It only takes a 5 minute drive anywhere in Sydney to feel the effects of your external environment on your internal one.

A car cutting you off or barraging across 3 lanes because they weren’t paying attention and realized they need to turn left instead of right, a scooter taking out your side mirror, drivers mindlessly on their mobile phones swerving into your lane – it’s a battlefield out there that can leave you feeling overwhelmed and exhausted just for ducking up the street for a few groceries.

And speaking of groceries, supermarkets can take specialist negotiation skills with a booster of patience to get through. Aisle blocking, line pushing, trolley barging. I get myself into a pickle because I JUST DON’T UNDERSTAND THESE PEOPLE. I try though by considering they aren’t like that all the time, and maybe they just lost their job or their home or a loved one.

I remember standing in a shopping centre just hours after I watched my Nan pass away. It was surreal. I was zombie like – walking through watching everyone else go about their day filling scripts at the chemist and picking up a bag of bread rolls at the bakery. In deep grief, I was thinking to myself “how can these people get on with their day? My Nan died just 3 hours ago, I watched her leave this world. There’s a human being who frequented this shopping centre every week for 40 years who no longer exists in this world and who will never come here again.” My world was in slow motion. My presence of mind for a while was non-existent.


When I’m grocery shopping or on the bus (or lets face it, anywhere out in public) I try, sometimes without success, to give people who appear to not have much awareness, a consideration that their world might also be in slow motion for their very own reason.  Humaning is hard. Really hard. The hardest I reckon. It’s bang up easy to judge others when we don’t know them. Brene Brown has spoken about this and suggests we “get in close”. It’s so true. It’s really hard to have hatred for another human when we really see them because just like us, they have a story and struggles and are doing the best they can with what they have.

It’s so much easier to take the high road, to stand up there finger pointing, making all kinds of judgments and assessments based on one very limited and disconnected interaction. It feels powerful and righteous. I’ve done plenty of it in my lifetime and I’ve learnt that it shrinks my own world and contracts me. It makes me bitter which only serves to affect me more than it does the people I’m judging.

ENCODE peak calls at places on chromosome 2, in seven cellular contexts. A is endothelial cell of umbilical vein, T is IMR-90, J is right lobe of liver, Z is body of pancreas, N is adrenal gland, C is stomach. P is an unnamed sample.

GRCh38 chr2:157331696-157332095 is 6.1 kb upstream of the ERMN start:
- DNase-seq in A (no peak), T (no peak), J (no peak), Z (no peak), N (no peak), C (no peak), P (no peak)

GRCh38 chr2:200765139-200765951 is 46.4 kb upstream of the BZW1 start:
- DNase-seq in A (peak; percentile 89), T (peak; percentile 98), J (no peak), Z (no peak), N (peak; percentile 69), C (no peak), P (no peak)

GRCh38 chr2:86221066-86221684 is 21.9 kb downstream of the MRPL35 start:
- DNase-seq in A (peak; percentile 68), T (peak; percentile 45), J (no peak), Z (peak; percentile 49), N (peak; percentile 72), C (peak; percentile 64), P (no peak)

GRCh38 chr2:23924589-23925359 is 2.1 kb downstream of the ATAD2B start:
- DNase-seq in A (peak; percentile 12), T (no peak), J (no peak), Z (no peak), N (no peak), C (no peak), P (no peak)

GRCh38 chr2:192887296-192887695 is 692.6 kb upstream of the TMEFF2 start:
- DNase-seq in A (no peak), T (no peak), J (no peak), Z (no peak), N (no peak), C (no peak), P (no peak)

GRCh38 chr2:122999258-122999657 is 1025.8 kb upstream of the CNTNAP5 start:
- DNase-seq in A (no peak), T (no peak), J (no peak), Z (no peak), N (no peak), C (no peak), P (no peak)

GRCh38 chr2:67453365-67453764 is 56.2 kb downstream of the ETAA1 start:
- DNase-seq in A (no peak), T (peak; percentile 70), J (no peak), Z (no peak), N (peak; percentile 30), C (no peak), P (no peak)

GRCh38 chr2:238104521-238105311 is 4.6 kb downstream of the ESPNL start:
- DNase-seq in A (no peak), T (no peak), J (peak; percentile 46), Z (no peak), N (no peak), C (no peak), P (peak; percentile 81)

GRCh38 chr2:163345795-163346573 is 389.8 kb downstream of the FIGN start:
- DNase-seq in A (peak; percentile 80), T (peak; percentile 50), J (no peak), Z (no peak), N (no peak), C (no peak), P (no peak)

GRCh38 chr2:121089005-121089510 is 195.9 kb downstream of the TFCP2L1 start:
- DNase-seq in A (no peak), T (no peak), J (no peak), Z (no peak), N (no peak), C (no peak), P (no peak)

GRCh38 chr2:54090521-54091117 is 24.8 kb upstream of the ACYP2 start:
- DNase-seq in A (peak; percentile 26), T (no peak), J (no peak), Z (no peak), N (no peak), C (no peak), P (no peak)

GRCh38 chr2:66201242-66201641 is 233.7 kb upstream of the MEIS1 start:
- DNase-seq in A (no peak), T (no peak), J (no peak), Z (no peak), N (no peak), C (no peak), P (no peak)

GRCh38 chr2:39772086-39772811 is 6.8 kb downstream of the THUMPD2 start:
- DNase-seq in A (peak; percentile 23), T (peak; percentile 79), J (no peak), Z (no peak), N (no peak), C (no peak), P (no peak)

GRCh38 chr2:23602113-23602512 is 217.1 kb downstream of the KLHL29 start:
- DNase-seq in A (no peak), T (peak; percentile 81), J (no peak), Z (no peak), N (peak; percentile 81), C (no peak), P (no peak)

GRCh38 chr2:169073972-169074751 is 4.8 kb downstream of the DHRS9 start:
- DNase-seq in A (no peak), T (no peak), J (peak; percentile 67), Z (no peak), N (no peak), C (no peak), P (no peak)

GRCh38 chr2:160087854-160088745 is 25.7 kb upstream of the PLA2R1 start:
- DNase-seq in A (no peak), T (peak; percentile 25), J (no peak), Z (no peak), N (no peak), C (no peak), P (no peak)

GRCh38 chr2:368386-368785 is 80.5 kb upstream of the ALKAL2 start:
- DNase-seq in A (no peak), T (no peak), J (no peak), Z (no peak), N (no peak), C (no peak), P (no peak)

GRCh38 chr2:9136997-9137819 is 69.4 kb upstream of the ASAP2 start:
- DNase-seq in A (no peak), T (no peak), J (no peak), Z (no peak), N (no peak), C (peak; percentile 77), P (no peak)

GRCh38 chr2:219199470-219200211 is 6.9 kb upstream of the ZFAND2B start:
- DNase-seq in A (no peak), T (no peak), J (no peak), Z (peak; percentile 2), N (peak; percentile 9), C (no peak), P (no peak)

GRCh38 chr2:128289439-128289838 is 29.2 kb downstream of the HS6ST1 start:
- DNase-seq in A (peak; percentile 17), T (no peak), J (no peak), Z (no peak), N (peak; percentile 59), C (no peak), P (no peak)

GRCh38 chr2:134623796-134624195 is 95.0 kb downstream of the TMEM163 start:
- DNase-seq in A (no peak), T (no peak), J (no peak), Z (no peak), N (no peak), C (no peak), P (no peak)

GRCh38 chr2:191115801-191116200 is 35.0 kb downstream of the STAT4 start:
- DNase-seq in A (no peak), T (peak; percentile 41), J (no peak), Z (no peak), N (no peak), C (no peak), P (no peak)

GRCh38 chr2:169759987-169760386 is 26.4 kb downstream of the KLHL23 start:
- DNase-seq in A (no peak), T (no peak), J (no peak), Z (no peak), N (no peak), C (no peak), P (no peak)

My power lies in creating an internal environment that isn’t ruffled by the external one. When I first began meditating some 21 years ago, I could barely stand the person sniffing across the other side of the room, or the fellow student who just couldn’t sit still. I would be internally wild with anger that “they” were interrupting and making “my” meditation session impossible. HA! How much I have learnt since then. I’m far from the serene yogi sitting in deep meditation on the streets of Delhi, but I’ve made a good start.


The eastern philosophies have got the right idea about accepting this moment as it is. When we resist the moment – feeling disrupted by noise, getting wound up in traffic, expecting others to function the way we do – we create tension within us and then wesuffer. If we can allow the moment to be as it is, to stop even grasping it as “our” moment, that softening creates more space. This moment is not solely mine; it also belongs to the drivers whose cars make constant traffic noise out the front. It belongs to the dogs on three sides of me who cry when they feel lonely. The moments are ours collectively and they are happening over and over, every passing moment.

I’ve had clients with gut symptoms who have actively managed other people’s access to bathrooms as a way to reduce their own anxiety about it being unavailable. It’s their moment too.

We have the freedom and power of choice. We can be annoyed at what’s happening in the spaces around us, or we can let that go and focus on creating an internal space that promotes wellness.  When our internal environment is content, it vastly changes how we see the external one, how we relate to it and how it affects us. When I hear this quote, I feel the solid grounding “When the roots are deep, there is no reason to fear the wind”.

We need to feel safe in the world. We are biologically wired to grow, heal and thrive when we are safe. As adults, that safety is our responsibility. Many, many years ago I trained as a manager with The Body Shop. When I would feel stressed, my trainers and managers would ask me a powerful question “Is this within your circle of control?” If it wasn’t, I let it go. If it was, I was then in a position to do something about it.

Is your internal environment within your circle of control or influence? Absolutely! You can’t even begin to imagine the sense of empowerment and self-esteem you’ll experience when you begin to master your internal world. It brings with it a sense of safety like no other because there’s an implicit message from those deep roots that you can trust you.

About the author

Michelle White offers 10 years of clinical support in the psychological and behavioural aspects of gut disorders, chronic stress and anxiety and chronic illness through gut focused therapy and embodied psychotherapy.